Join us for the third seminar in our spring “Climate, Conservation and Corridors” seminar series.
Title: Conserving the Stage: towards resilient landscapes in a changing climate
Speaker: Mark Anderson, The Nature Conservancy
Date: February 15
Time: 1:30 pm
Location: Love Auditorium, Duke University (Note: this is a room change from the originally listed location)
About the Speaker
Mark Anderson, Director of Conservation Science: Eastern North America, The Nature Conservancy
Mark provides science leadership, ecological analysis and landscape assessment tools for conservation efforts across eighteen states. He holds a Ph.D. in Ecology from University of New Hampshire where his researched focused on the viability and spatial assessment of ecological communities. He has worked as an ecologist for over 26 years, 20 with TNC. Mark is co-author of the National Vegetation Classification and has published numerous journal articles on biodiversity conservation and forest dynamics. His current research interests included resilience and adaptation, ecosystem transitions, disturbance processes, biophysical landscape properties and seafloor mapping. He manages a team of six scientists specializing in landscape ecology, aquatic biology, marine spatial planning and regional data management.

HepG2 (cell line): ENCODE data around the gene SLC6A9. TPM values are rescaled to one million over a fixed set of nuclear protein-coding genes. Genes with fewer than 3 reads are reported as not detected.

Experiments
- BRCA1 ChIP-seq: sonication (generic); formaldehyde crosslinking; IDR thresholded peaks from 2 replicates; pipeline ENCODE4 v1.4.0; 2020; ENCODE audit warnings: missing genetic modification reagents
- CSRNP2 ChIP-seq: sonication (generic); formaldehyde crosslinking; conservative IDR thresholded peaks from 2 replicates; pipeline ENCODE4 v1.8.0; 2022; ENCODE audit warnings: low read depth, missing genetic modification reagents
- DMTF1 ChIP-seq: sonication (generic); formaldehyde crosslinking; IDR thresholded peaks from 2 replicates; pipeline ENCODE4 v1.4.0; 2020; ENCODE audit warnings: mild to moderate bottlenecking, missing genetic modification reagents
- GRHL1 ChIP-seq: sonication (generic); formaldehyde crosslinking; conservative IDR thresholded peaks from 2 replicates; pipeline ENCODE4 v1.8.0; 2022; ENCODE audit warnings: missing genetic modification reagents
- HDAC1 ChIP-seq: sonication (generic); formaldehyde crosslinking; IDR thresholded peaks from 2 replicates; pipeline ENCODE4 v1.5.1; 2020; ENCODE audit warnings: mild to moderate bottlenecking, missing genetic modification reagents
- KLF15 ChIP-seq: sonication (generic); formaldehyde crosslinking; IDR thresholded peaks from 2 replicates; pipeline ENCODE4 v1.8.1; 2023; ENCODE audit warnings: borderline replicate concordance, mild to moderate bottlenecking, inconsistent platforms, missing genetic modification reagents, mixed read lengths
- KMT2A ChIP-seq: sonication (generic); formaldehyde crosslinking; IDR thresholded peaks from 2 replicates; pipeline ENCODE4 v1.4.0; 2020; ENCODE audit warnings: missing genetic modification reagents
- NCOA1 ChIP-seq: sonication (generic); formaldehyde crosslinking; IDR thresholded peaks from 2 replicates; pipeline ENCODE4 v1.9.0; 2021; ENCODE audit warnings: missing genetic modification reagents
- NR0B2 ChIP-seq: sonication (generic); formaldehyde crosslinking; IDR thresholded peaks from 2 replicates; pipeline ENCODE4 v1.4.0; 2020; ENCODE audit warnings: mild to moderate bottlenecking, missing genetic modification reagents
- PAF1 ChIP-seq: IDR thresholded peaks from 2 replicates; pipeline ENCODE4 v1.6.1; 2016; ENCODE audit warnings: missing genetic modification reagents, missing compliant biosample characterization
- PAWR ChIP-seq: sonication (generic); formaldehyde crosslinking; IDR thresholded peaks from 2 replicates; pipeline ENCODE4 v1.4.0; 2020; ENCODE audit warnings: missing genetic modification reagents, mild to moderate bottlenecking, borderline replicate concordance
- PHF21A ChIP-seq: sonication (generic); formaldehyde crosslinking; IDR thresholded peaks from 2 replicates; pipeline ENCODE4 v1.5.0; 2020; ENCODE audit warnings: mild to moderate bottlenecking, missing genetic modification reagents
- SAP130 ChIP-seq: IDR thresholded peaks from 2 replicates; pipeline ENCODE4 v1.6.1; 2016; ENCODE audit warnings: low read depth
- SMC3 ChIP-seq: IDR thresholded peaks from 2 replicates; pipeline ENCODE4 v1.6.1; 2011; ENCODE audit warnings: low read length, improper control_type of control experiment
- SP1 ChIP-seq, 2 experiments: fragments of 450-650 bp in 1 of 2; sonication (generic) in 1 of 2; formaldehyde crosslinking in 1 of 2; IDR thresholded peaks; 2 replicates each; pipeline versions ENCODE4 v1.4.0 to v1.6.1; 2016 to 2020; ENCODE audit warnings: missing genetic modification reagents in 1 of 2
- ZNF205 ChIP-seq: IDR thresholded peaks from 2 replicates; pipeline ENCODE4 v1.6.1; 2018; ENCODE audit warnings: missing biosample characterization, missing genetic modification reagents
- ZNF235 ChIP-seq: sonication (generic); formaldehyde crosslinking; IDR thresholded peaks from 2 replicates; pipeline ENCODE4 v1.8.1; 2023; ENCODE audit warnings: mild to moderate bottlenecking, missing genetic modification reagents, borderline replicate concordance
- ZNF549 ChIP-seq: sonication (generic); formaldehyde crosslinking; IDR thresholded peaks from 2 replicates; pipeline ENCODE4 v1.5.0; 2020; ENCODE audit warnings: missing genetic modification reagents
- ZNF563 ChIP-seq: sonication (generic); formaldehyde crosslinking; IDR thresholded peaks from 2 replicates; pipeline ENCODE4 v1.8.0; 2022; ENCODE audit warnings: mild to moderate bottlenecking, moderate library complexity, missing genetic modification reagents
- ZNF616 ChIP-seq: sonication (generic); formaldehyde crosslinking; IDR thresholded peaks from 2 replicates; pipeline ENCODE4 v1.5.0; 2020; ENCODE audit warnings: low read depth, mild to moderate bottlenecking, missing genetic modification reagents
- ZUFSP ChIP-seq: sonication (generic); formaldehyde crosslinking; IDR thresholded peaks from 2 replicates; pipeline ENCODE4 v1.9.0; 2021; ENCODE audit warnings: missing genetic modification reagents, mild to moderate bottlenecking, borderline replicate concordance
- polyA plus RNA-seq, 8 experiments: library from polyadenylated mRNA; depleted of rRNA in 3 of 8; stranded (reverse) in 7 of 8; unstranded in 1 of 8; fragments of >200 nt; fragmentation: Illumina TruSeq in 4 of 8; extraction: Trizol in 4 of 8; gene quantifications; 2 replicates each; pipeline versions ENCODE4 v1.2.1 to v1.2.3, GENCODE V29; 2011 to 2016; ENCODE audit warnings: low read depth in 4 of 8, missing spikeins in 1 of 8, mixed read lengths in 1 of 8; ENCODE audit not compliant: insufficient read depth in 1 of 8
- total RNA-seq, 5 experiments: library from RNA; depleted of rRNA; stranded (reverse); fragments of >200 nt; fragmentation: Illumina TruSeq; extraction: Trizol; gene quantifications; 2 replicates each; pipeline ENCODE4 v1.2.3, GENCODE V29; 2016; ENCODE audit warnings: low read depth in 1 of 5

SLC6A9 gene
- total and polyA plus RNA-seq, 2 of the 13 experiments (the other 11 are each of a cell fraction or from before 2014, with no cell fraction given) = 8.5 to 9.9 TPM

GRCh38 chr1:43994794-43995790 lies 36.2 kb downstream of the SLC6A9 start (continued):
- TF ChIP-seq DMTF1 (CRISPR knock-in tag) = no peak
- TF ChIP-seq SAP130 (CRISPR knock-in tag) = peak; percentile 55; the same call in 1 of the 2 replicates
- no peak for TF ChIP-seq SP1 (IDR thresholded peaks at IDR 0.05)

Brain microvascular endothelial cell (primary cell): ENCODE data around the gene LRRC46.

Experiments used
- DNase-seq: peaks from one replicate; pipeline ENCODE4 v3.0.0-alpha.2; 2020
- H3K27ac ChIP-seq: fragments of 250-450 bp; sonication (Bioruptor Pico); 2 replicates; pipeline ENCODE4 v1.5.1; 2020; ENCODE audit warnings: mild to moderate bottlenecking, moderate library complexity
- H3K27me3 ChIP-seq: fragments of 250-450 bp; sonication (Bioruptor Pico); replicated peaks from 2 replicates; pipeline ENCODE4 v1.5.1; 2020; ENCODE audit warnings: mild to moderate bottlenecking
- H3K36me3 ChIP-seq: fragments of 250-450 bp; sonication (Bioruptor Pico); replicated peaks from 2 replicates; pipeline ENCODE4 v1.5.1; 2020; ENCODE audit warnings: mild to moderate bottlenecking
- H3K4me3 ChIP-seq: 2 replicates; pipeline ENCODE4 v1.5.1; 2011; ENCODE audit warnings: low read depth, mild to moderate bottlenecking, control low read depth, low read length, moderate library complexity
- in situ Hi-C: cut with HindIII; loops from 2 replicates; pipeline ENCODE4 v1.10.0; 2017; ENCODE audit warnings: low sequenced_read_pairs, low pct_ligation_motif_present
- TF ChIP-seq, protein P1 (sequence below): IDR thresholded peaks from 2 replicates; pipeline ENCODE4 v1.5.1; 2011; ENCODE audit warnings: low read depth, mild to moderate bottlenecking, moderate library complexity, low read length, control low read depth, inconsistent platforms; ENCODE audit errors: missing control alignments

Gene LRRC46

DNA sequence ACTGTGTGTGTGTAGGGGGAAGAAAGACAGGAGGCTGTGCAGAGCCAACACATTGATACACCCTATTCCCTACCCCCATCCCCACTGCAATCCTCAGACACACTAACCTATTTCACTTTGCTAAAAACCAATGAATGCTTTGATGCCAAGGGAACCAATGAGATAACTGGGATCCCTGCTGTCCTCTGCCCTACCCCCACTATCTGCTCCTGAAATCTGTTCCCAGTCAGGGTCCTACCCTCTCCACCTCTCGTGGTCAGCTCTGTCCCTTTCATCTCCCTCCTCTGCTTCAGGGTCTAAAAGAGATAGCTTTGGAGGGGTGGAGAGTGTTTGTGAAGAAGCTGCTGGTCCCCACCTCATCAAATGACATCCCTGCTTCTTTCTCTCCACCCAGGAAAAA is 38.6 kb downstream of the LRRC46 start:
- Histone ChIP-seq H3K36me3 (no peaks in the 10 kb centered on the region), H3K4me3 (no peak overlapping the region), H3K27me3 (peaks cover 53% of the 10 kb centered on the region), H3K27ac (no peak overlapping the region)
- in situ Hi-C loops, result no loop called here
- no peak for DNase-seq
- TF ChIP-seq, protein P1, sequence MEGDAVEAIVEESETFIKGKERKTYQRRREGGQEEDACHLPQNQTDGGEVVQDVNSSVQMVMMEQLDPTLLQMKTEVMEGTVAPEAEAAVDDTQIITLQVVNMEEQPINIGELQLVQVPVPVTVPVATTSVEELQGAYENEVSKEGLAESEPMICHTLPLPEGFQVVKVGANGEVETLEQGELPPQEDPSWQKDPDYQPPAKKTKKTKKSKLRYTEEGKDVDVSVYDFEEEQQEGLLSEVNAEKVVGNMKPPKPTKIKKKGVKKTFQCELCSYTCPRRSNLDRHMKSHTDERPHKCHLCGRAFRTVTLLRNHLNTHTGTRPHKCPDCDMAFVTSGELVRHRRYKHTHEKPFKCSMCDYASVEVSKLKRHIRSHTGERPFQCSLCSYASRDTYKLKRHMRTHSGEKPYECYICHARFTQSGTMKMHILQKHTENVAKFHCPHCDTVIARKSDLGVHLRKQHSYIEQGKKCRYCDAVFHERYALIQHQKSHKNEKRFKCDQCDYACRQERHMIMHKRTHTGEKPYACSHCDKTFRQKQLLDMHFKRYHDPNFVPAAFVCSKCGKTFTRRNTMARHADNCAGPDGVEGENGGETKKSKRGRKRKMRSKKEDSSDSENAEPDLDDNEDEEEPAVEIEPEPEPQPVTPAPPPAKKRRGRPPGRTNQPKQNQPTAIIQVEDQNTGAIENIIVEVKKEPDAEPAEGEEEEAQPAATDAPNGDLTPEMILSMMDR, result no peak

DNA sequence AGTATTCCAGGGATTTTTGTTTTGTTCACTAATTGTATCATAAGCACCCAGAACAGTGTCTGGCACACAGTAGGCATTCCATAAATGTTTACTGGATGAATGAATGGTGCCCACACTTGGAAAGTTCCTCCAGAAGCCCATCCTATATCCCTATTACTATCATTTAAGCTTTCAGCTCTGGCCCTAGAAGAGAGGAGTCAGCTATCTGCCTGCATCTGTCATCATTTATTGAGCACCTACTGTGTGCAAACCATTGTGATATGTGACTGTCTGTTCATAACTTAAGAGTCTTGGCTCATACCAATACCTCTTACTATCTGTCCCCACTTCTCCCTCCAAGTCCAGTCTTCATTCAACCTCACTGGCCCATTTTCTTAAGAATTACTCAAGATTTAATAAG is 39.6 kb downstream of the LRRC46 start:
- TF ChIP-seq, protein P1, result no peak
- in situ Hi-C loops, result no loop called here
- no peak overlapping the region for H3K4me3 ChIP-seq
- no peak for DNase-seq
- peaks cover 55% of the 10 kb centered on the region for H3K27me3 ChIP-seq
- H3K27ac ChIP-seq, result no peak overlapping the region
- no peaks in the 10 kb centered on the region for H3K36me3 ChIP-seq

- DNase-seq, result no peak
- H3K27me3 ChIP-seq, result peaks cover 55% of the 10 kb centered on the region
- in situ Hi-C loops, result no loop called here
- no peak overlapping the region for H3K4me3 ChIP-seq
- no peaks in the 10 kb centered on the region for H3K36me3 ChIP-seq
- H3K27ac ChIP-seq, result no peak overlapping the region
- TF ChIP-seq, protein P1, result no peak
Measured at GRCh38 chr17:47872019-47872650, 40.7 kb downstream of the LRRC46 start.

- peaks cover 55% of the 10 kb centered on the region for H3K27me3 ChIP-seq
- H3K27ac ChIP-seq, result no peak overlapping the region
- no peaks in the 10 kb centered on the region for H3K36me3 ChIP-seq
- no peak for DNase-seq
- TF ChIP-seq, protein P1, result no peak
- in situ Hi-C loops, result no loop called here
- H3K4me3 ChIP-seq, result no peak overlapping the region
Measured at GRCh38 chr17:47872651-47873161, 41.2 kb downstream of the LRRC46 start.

Recent Publications and Published Reports
Anderson, M.G., M. Clark, and A. Olivero Sheldon. 2012 Resilient Sites for
Terrestrial Conservation in the Northeast and Mid-Atlantic Region. The Nature
Conservancy, Eastern Conservation Science. 168pp. http://conserveonline.org/workspaces/ecs/documents/resilient-sites-for-terrestrial-conservation-1
Anderson, M.G. and A. Olivero Sheldon. 2011. Conservation Status of Fish, Wildlife, and Natural Habitats in the Northeast Landscape: Implementation of the Northeast Monitoring Framework. The Nature Conservancy, Eastern Conservation Science. 289 pp. http://conserveonline.org/workspaces/ecs/documents/northeast-conservation-status-report-april-2011/view.html
Anderson, M.G., and C.E. Ferree. 2010. Conserving the Stage: climate change and the geophysical underpinnings of species diversity. PLoSONE July (5): 7 e11554: http://dx.plos.org/10.1371/journal.pone.0011554.